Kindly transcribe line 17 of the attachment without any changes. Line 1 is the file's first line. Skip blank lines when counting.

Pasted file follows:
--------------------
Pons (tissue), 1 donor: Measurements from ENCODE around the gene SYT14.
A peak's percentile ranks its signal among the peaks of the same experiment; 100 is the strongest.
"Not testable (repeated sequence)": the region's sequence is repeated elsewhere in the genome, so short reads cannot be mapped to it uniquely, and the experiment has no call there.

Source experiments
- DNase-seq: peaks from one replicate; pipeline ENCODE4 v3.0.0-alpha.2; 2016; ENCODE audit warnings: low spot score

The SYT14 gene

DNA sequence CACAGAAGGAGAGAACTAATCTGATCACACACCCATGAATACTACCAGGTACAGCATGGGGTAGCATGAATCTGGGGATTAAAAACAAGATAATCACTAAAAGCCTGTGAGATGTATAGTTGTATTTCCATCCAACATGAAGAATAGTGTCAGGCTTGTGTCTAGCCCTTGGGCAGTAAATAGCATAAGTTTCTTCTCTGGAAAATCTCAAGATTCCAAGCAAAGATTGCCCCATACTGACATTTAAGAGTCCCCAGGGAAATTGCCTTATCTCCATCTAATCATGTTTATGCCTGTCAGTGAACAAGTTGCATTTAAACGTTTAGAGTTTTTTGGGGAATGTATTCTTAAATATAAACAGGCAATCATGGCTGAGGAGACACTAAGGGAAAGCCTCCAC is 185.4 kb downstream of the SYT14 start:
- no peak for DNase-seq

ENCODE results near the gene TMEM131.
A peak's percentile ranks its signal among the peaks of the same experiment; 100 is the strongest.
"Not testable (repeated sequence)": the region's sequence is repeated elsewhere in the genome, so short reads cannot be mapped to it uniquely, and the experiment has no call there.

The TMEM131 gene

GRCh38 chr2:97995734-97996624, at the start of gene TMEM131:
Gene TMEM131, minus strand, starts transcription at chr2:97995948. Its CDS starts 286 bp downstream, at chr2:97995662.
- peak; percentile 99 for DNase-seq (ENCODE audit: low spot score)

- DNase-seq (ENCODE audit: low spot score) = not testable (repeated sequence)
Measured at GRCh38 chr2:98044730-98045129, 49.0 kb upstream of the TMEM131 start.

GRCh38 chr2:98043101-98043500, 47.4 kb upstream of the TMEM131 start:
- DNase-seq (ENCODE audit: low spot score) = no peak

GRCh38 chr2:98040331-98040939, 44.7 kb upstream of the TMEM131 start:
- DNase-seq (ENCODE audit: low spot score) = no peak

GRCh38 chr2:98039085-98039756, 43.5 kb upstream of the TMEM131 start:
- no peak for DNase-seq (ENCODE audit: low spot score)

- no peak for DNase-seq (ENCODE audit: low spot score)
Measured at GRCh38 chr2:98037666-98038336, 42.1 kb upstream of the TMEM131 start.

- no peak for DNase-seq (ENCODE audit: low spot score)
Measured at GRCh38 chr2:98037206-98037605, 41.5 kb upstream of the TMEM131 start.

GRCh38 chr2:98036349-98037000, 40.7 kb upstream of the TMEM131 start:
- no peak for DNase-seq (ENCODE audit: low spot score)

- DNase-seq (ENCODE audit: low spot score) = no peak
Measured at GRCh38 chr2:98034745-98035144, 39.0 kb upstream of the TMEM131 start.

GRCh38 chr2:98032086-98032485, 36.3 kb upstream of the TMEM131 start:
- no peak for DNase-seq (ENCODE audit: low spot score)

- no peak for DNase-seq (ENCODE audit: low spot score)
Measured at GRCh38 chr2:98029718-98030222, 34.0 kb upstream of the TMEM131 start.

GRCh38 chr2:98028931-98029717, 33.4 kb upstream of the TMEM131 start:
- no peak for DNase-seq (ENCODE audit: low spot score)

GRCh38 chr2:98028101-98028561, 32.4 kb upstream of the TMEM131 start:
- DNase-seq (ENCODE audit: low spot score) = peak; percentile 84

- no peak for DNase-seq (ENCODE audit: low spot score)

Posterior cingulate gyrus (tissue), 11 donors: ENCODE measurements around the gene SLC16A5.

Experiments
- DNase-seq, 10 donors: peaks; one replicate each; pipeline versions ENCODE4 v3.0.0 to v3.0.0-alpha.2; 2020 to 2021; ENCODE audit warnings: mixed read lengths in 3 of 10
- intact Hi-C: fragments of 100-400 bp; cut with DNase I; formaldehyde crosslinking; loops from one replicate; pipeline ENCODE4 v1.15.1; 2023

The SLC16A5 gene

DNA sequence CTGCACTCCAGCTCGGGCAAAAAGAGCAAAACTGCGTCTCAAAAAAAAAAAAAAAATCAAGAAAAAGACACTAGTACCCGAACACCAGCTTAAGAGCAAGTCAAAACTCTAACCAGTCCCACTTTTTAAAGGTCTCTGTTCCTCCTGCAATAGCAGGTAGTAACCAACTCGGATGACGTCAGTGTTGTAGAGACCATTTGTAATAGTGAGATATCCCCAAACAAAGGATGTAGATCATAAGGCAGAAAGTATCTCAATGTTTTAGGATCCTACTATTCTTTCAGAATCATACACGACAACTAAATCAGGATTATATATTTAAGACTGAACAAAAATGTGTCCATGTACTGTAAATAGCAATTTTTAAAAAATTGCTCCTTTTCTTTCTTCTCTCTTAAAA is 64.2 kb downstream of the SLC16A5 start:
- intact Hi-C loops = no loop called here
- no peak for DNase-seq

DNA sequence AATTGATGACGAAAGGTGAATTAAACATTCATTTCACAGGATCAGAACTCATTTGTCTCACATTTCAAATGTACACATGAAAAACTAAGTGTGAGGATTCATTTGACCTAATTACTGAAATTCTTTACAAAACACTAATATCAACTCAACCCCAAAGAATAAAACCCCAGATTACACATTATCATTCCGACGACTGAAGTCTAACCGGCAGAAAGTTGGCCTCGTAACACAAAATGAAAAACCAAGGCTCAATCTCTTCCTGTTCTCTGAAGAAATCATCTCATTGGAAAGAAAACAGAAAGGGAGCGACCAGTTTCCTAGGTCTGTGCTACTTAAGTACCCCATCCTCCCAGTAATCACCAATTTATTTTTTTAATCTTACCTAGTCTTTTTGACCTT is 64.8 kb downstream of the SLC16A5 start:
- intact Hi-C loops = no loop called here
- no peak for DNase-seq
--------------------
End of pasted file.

Measured at GRCh38 chr2:98044730-98045129, 49.0 kb upstream of the TMEM131 start.